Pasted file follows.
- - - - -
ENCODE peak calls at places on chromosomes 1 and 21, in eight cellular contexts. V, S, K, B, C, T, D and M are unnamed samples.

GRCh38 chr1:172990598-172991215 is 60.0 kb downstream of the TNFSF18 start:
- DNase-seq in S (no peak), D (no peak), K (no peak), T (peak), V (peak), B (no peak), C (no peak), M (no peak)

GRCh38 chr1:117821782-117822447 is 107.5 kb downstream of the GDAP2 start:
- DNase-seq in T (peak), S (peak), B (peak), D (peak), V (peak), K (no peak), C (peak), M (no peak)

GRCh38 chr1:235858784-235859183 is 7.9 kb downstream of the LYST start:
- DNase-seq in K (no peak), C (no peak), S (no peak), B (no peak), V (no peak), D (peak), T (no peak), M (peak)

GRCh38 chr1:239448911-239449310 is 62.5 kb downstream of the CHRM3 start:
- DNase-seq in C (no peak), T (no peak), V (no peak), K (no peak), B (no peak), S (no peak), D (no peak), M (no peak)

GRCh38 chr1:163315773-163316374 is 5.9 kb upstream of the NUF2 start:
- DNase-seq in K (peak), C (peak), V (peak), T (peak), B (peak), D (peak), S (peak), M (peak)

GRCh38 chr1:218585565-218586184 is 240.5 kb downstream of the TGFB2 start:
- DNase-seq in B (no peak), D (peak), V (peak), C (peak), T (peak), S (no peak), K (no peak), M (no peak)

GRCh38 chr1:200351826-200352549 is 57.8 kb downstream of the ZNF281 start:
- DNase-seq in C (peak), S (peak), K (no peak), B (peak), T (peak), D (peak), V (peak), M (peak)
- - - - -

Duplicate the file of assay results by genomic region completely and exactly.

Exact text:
ENCODE peak calls at places on chromosomes 1 and 21, in eight cellular contexts. V, S, K, B, C, T, D and M are unnamed samples.

GRCh38 chr1:172990598-172991215 is 60.0 kb downstream of the TNFSF18 start:
- DNase-seq in S (no peak), D (no peak), K (no peak), T (peak), V (peak), B (no peak), C (no peak), M (no peak)

GRCh38 chr1:117821782-117822447 is 107.5 kb downstream of the GDAP2 start:
- DNase-seq in T (peak), S (peak), B (peak), D (peak), V (peak), K (no peak), C (peak), M (no peak)

GRCh38 chr1:235858784-235859183 is 7.9 kb downstream of the LYST start:
- DNase-seq in K (no peak), C (no peak), S (no peak), B (no peak), V (no peak), D (peak), T (no peak), M (peak)

GRCh38 chr1:239448911-239449310 is 62.5 kb downstream of the CHRM3 start:
- DNase-seq in C (no peak), T (no peak), V (no peak), K (no peak), B (no peak), S (no peak), D (no peak), M (no peak)

GRCh38 chr1:163315773-163316374 is 5.9 kb upstream of the NUF2 start:
- DNase-seq in K (peak), C (peak), V (peak), T (peak), B (peak), D (peak), S (peak), M (peak)

GRCh38 chr1:218585565-218586184 is 240.5 kb downstream of the TGFB2 start:
- DNase-seq in B (no peak), D (peak), V (peak), C (peak), T (peak), S (no peak), K (no peak), M (no peak)

GRCh38 chr1:200351826-200352549 is 57.8 kb downstream of the ZNF281 start:
- DNase-seq in C (peak), S (peak), K (no peak), B (peak), T (peak), D (peak), V (peak), M (peak)